Authors: Paul Cain
On August 18, 1939, he married a twenty-year-old “cigarette girl” from Nebraska named Virginia Maxine Glau, who changed her moniker, at her husband’s suggestion, to Mechel Ruric. (Although Bowman gives her name as Mushel, the
L. A. Times
and the 1940 Census record it as Mechel.) As Bowman describes it, Mechel and Sims met cute at her place of work: “One night, he and the notorious Prince Romanoff wobbled into the new nightclub, the Mocambo. Romanoff wobbled because he was nipped, and Ruric wobbled because he was nipped and his leg was in a cast.”
The impostor Ruric palling around with the impostor Romanoff? All the makings of a royal Russian farce.
The Rurics’ honeymoon period came to a screeching halt seven months later, in March 1940, with Mechel’s flight from the third-story balcony of the couple’s home at 1412 N. Kingsley Drive, after what must have been a hell of a quarrel. She survived and stuck with her husband (for the most part) until 1943. Mechel furnished Bowman with a bleak sketch of a man losing his grip: “On most nights Ruric drove home from the studio blind drunk, miraculously navigating the curving driveway without steering off the cliff. He then stumbled up to the porch, crashed through the front door, and passed out in the hallway.”
When Mechel finally left him, Sims took a room at the Chateau Marmont (8221 Sunset Blvd.), where he befriended an unlikely fellow resident, Sinclair Lewis, who’d been brought out by M-G-M to work on a screenplay with Dore Schary. Lewis writes about Sims, who was introduced to him as Peter Ruric, in a series of letters to his mistress, Marcella Powers. His letter of July 17, 1943, on Marmont stationary, gives us another glimmer of Sims’s mythic self, and of its power to impress:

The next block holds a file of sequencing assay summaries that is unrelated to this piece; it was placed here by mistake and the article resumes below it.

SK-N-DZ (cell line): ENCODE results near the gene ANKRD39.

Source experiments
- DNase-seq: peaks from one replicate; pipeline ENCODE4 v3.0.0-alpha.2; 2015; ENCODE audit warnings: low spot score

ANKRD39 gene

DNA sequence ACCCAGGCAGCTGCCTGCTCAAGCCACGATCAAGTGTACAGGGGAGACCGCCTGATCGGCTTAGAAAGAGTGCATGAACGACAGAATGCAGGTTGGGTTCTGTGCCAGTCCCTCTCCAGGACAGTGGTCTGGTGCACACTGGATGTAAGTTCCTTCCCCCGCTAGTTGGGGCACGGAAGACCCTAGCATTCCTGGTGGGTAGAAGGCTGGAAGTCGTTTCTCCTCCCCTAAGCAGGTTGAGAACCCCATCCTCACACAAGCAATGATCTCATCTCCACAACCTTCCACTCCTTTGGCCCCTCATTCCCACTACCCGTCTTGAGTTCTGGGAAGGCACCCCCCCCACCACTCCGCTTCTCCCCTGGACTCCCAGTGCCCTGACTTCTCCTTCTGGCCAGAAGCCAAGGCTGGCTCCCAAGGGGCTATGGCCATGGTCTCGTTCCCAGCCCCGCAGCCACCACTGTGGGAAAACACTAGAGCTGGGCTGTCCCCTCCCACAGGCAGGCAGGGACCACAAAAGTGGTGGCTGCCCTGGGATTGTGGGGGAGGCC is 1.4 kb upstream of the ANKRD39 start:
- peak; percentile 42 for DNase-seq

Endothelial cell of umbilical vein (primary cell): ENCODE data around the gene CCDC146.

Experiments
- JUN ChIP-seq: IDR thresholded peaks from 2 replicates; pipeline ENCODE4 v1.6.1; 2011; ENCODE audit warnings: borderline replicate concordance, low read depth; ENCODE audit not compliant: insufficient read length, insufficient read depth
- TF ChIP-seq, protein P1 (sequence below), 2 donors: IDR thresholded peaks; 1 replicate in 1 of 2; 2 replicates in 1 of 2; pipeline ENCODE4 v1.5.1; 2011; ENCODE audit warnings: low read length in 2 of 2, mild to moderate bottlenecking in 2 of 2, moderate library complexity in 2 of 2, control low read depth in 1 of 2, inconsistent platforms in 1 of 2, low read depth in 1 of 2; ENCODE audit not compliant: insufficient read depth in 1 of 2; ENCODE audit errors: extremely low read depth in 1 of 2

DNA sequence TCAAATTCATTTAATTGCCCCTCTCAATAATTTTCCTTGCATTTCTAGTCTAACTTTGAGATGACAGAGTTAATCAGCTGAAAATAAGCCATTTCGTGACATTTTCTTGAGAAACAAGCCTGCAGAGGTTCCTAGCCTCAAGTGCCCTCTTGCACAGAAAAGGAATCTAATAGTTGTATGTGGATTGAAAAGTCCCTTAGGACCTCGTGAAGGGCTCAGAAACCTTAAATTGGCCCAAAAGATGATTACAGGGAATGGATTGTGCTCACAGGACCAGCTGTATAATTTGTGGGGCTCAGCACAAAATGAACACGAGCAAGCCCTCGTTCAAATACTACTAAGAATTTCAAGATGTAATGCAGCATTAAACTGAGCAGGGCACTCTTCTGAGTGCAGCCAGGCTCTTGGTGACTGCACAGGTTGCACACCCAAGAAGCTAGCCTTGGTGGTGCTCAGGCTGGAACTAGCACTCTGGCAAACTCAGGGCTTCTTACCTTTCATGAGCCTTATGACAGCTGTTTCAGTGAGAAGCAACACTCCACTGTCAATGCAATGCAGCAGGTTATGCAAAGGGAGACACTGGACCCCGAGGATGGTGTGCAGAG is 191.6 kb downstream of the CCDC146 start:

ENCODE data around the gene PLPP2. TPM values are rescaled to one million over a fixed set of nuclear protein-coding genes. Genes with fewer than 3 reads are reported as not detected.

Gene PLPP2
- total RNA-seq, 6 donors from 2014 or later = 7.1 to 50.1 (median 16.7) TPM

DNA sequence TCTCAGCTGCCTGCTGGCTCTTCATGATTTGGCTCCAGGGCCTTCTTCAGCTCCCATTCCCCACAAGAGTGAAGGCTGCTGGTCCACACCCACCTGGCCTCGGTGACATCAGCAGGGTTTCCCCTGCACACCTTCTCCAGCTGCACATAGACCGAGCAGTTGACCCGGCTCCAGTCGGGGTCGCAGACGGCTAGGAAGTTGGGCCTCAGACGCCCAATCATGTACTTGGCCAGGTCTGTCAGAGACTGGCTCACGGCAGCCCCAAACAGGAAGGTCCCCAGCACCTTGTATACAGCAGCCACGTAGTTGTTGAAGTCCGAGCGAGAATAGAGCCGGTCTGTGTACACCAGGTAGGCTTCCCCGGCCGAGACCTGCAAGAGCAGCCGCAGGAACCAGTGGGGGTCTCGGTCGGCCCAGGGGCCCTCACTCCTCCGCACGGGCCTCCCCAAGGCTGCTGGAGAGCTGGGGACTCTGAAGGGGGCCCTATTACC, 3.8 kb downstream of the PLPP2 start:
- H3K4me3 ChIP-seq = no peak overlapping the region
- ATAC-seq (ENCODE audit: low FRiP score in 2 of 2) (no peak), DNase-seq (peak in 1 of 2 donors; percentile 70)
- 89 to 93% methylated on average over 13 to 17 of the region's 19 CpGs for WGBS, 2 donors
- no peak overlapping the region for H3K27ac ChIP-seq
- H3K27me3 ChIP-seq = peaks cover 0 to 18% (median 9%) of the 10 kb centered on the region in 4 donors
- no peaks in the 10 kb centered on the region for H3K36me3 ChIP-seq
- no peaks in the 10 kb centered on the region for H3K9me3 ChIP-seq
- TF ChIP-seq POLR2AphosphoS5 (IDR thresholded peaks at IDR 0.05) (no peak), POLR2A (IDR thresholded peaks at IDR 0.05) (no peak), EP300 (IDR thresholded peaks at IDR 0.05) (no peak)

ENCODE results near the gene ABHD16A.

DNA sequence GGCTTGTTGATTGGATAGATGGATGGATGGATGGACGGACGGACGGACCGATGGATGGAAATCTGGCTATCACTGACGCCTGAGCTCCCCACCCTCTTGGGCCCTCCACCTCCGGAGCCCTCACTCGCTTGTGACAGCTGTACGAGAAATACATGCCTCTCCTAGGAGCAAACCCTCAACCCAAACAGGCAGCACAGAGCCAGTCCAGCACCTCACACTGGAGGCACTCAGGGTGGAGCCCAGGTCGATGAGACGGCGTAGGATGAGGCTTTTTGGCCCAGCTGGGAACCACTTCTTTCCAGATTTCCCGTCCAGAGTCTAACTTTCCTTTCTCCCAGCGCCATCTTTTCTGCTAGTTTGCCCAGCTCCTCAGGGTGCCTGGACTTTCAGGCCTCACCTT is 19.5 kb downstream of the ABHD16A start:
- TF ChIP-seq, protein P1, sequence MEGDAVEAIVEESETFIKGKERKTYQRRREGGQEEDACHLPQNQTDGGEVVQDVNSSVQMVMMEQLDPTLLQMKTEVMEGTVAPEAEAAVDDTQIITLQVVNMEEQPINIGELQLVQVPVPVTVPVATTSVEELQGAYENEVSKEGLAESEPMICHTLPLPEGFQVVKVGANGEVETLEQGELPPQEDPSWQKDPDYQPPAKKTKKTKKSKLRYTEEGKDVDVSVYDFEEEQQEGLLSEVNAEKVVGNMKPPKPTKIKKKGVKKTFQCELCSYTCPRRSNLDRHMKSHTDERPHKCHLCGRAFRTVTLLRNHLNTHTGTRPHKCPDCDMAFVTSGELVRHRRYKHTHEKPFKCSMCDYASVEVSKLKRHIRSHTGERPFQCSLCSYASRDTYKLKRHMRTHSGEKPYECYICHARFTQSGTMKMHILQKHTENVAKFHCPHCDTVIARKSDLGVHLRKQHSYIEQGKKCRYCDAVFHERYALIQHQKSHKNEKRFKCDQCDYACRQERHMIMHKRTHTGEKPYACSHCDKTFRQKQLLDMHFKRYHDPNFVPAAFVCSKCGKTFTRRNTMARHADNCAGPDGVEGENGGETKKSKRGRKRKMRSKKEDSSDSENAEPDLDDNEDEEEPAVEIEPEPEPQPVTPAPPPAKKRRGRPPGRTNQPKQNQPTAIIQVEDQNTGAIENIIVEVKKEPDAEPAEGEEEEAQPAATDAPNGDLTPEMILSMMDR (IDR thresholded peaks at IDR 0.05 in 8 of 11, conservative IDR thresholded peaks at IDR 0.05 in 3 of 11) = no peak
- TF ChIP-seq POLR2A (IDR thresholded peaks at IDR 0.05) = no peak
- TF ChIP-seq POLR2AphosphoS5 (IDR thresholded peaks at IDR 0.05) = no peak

My great pal here a new man whom you would like as much as you do Hal Smith (with less safety from propositioning, however)—Peter Ruric, to whom I was introduced by [Clifton] Kip Fadiman but who proved to be an MGM writer with a cell just a few doors from mine. He is in the Elliott [sic] Paul tradition, with a touch of Peter Godfrey (no, haven’t seen him yet) and a dash of Francois Villon. For years he has hewed out a movie script, then escaped to Paris—China—Carmel—Buenos Ayres, to write an exquisite but unsaleable story, and, casually along the way, to marry or just amiably live with and just as casually to leave some lovely girl—I have only his genteel and unpretentious word for it, however, that they were lovely.
Elliot Paul is indeed an awfully astute comparison. Born in 1891—just over a decade before Sims—Paul was an experimental novelist in the early ’20s, an émigré in Gertrude Stein’s Parisian circle and a co-editor of